FIG. 4A is a partial enlarged cross-sectional view of FIG. 4.
This invention will now be described in detail with reference to preferred embodiments thereof.
Throughout the specification, including the claims, all amounts are given in parts by weight unless specifically stated otherwise. Also, unless specifically stated otherwise, all polymer compositions are specified in parts by weight per 100 of rubber (or polymer) i.e., PHR.
FIG. 1 illustrates a composite, i.e., broadly a coated article or laminate in accordance with this invention. Referring to FIG. 1, 10 is a coated article comprising a polymeric substrate 12 having opposite first and second surfaces; a polymeric coating 14 according to this invention applied to the first surface and optionally a second polymeric coating 16, also according to this invention, applied to the second surface of substrate 12.
Substrate 12 may be a conventional article, made of a conventional polymer which is subject to attack and degradation by oxygen, ozone and UV light. In the preferred embodiments the polymer of substrate 12 is a cured rubber or elastomer obtained by curing an unsaturated polymer, typically a conjugated diene-containing polymer. The cured polymer is subject to attack by oxygen, ozone and/or UV light, probably due to the presence of some residual unsaturation. However, other polymers such as thermoplastic elastomers and certain polymers derived from monounsaturated monomers, as for example, polyethylene and styrene-maleic anhydride copolymer, are also subject to attack by oxygen, ozone and/or UV light, again probably because of the presence of small residual amounts of unsaturation, and these also can be substrates in accordance with this invention.
The polymer of coating 14 is an elastomer which is resistant to attack by oxygen, ozone and UV light. Preferably the polymer of coating 14 is a cured rubber or elastomer obtained on curing a highly saturated polymer, which in turn is obtained by hydrogenating an unsaturated polymer, which is typically a polymer of one or more monomers including 1,3-butadiene. Resistance to oxygen, ozone and UV light is attributable to the low degree of residual unsaturation and in some cases the absence or virtual absence of residual unsaturation. The polymer of coating 14 is preferably a cured elastomer which is obtained by curing a highly saturated film forming polymer, i.e., one in which most (e.g., at least 80% and typically 90% or more) of the unsaturation has been removed by reducing an unsaturated polymer (typically a polymer of one or more monomers including 1,3-butadiene) prior to curing. The cured polymer of coating 14 contains little or no residual unsaturation and is therefore resistant to attack by oxygen, ozone or UV light.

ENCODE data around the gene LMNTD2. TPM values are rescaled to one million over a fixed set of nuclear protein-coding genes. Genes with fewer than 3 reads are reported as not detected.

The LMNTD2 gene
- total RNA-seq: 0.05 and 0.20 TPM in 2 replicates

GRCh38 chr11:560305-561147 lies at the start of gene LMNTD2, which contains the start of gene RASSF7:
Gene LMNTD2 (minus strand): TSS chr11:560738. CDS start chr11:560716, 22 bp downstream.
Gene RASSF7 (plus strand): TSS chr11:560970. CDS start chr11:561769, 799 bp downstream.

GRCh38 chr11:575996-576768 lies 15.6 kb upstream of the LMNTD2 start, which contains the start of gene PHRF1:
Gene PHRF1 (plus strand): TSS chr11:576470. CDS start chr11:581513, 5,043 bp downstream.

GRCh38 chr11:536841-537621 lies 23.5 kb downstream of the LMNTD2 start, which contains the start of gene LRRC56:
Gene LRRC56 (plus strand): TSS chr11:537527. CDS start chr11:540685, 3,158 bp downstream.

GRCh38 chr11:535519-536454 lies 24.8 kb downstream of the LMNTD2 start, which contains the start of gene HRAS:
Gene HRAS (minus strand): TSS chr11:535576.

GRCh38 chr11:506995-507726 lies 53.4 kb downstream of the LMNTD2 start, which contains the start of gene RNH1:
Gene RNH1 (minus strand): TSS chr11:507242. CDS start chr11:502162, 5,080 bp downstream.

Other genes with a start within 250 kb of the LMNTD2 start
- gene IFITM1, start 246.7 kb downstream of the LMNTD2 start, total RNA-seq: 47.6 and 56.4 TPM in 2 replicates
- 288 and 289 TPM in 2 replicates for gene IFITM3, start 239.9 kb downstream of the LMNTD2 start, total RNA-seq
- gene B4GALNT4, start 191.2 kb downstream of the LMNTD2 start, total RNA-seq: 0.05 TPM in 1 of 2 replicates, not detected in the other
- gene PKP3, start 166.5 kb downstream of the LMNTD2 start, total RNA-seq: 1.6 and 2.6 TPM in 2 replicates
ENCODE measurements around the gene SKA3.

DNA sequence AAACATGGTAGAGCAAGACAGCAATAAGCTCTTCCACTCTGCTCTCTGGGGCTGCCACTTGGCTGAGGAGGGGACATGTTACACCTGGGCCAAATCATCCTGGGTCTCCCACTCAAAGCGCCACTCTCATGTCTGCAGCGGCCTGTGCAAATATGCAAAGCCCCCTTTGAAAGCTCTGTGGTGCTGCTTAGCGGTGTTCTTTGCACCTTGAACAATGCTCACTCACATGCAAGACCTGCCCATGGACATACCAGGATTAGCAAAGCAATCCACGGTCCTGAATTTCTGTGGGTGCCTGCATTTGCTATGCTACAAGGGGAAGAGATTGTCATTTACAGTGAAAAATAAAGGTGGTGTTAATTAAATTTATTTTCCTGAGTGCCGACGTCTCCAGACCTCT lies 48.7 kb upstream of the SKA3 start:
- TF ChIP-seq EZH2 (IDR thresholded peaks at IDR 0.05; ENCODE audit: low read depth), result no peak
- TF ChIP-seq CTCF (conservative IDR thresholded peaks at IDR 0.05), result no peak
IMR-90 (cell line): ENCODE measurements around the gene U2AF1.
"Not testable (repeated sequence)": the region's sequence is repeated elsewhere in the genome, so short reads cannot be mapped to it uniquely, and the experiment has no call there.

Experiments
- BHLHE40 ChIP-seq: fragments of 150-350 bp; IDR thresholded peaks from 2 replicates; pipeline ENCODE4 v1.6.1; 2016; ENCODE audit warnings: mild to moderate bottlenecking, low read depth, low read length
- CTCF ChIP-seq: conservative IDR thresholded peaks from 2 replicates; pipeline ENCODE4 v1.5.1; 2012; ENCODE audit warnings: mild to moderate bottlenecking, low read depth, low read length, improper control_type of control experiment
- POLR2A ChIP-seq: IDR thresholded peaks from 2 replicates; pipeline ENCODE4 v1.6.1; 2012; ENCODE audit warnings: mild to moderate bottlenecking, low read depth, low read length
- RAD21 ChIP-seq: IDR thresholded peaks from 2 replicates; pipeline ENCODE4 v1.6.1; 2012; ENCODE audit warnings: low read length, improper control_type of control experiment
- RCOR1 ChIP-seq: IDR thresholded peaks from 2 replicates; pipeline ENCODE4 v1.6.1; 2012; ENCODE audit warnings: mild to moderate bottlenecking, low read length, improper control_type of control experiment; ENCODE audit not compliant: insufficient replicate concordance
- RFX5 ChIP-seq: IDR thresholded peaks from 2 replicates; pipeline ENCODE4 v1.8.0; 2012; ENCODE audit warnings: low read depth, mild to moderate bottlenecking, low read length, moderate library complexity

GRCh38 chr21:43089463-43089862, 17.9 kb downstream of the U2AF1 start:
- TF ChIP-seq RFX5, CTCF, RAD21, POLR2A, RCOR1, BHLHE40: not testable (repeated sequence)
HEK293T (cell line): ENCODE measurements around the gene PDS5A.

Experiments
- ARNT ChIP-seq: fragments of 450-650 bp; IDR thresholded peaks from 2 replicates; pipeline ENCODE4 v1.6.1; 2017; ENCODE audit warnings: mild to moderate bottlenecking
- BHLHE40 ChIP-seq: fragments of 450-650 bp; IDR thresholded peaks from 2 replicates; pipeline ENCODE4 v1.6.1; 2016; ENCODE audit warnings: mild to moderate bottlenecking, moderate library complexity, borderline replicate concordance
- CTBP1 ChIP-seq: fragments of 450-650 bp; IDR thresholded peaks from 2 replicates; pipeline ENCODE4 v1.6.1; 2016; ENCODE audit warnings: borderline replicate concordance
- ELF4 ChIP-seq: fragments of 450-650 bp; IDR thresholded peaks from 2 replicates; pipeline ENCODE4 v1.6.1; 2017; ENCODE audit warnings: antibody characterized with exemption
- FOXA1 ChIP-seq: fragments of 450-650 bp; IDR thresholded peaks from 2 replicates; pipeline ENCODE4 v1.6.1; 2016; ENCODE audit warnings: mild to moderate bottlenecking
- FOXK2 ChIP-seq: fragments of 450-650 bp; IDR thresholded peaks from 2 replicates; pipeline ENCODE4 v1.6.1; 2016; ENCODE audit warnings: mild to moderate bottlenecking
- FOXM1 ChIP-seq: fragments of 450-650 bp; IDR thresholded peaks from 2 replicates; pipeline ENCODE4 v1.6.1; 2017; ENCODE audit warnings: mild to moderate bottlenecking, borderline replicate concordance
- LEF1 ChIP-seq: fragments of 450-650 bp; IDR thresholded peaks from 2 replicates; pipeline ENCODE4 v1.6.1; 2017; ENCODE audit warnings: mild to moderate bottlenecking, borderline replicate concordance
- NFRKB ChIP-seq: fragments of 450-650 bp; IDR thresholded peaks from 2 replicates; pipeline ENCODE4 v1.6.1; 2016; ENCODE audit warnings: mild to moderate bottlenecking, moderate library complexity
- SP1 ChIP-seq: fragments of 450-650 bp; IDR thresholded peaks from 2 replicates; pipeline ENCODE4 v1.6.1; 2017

In some cases the coating 14 of the coated article 10 in finished form may be an uncured elastomer. An uncured coating is suitable when neither good flex resistance nor high abrasion resistance is required For example, an automobile dashboard crash pad may be made according to this invention, utilizing either a cured or uncured elastomeric coating 14.
The coating 14 as applied to the substrate 12 is an uncured highly saturated film forming polymer. For most purposes this polymer is cured after application to the substrate. For some purposes, as noted above, the polymer of coating in the end product may be uncured.
Coating 16 when present is applied to a second surface of substrate 12. Coating 16 when present may be and generally is identical in composition to coating 14.